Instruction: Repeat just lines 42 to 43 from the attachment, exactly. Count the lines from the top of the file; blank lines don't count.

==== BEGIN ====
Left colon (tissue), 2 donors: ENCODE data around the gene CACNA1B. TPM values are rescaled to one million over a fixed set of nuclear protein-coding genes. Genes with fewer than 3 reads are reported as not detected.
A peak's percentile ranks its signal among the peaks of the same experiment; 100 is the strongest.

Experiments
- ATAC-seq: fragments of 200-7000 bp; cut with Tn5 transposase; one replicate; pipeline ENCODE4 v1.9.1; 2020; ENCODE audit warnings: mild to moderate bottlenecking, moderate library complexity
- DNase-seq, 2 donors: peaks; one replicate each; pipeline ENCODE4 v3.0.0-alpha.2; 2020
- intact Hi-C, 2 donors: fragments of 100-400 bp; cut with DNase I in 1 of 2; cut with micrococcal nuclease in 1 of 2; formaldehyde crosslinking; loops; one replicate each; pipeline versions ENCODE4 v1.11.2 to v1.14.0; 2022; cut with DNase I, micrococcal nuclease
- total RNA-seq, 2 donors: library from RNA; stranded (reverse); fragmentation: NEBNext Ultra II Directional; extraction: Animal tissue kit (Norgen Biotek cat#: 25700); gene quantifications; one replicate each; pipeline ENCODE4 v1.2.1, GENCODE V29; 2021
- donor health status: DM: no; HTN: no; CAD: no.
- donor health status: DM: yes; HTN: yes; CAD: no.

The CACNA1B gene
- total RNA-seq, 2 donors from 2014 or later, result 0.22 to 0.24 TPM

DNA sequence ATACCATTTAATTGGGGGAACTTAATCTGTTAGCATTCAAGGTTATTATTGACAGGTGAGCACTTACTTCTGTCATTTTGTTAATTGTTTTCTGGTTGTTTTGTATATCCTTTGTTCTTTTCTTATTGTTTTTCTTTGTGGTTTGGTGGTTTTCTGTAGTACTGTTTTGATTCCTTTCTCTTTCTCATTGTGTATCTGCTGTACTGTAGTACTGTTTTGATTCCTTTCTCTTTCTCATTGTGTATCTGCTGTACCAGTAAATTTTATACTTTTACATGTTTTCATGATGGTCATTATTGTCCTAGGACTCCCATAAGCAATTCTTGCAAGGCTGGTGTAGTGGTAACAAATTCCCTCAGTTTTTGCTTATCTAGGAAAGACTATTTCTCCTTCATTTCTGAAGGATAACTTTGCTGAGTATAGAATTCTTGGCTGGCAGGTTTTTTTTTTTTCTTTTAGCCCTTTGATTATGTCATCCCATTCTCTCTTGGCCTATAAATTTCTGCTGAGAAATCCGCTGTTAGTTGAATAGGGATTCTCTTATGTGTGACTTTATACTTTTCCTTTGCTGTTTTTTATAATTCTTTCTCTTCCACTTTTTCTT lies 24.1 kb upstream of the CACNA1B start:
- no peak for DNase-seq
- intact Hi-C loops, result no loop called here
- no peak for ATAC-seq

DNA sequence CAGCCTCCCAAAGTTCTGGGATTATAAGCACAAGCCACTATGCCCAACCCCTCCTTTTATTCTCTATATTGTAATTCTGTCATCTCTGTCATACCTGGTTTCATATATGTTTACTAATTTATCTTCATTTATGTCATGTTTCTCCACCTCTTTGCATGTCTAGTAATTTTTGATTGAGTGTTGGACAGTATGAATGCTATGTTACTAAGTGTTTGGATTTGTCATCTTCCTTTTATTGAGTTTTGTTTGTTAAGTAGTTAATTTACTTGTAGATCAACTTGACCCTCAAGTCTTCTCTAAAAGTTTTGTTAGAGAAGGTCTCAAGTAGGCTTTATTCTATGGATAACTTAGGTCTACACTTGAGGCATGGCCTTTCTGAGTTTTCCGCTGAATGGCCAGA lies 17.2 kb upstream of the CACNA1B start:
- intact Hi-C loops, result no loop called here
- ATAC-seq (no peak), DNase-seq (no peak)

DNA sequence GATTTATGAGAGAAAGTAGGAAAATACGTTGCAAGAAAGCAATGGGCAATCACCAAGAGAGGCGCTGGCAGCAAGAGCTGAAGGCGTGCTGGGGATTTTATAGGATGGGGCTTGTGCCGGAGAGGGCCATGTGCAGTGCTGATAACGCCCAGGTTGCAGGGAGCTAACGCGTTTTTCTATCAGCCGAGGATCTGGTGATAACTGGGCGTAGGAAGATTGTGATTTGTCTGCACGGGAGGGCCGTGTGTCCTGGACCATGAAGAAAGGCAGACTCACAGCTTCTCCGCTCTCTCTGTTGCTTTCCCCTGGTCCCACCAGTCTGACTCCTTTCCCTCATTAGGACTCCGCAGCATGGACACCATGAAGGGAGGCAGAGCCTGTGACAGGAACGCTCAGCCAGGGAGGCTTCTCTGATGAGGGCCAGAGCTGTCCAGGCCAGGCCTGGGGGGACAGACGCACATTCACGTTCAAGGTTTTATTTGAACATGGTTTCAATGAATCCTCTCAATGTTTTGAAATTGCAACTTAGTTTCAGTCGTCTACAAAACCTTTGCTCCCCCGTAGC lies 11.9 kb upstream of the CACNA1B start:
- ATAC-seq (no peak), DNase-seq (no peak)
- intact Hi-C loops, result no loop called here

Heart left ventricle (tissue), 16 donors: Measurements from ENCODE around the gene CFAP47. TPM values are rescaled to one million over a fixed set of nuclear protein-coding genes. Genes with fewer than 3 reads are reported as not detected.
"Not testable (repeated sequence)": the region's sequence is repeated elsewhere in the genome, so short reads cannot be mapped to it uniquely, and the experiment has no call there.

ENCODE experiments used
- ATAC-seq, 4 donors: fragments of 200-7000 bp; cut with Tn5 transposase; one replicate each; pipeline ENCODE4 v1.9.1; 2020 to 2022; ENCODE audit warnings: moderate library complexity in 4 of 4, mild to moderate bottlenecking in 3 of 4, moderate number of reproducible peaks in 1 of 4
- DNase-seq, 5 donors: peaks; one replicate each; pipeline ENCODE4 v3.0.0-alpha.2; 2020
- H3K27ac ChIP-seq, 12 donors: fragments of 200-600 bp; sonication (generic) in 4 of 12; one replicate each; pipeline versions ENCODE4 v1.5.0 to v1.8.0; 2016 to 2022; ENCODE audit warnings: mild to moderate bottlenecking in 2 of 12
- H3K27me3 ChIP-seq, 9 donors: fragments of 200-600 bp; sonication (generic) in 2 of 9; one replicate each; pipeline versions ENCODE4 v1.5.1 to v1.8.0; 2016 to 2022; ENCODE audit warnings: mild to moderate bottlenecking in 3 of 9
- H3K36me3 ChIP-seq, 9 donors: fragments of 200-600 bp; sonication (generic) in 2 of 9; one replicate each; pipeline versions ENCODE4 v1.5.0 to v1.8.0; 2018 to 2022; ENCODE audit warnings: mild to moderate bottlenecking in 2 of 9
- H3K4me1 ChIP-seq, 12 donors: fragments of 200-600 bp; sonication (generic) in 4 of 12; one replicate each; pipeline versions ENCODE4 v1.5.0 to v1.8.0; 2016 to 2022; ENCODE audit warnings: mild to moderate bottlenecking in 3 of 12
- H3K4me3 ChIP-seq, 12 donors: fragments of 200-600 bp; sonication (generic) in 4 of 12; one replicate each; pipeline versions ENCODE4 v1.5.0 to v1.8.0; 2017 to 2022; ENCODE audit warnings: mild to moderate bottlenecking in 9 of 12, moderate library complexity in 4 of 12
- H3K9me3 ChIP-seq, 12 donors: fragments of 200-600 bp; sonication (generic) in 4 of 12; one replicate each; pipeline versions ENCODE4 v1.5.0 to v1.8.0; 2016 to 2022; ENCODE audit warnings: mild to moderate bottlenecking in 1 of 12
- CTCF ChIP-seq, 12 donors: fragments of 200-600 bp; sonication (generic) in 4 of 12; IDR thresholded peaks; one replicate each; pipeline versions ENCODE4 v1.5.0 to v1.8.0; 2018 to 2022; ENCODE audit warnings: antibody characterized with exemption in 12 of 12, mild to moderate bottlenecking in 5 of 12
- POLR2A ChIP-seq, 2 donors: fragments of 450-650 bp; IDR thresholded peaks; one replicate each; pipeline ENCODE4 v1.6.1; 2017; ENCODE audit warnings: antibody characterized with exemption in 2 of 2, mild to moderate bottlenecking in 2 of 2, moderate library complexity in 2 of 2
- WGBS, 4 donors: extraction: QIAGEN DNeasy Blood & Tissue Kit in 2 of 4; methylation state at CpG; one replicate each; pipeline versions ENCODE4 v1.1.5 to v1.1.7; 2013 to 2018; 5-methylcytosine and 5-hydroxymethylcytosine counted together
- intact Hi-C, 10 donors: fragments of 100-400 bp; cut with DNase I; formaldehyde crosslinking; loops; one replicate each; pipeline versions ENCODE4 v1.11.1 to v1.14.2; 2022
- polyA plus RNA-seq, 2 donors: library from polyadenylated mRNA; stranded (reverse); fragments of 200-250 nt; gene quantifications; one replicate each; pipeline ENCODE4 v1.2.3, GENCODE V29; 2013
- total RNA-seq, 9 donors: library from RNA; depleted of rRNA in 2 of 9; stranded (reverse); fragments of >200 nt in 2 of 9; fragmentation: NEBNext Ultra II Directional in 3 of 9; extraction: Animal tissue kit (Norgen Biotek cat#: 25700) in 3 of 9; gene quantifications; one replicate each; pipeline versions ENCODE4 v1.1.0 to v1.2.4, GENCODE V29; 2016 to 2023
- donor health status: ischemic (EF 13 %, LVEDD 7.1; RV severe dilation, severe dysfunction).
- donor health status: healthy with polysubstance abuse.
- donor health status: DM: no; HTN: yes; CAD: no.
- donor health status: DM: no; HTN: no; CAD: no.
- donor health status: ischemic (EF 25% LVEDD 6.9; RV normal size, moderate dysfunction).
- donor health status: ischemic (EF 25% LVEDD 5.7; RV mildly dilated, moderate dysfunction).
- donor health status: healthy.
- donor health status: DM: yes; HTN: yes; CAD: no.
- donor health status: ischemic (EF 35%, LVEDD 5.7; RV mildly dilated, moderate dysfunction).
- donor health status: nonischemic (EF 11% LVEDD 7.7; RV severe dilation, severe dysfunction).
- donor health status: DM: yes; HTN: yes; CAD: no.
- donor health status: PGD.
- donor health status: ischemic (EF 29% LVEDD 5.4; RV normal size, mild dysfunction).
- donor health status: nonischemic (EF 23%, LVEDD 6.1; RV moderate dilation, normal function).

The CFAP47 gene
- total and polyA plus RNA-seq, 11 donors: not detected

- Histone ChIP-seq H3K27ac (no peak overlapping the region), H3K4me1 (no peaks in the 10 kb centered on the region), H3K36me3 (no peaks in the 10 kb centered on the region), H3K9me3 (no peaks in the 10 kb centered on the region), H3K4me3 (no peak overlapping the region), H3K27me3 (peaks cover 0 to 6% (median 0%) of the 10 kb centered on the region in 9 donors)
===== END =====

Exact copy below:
- donor health status: DM: no; HTN: no; CAD: no.
- donor health status: ischemic (EF 25% LVEDD 6.9; RV normal size, moderate dysfunction).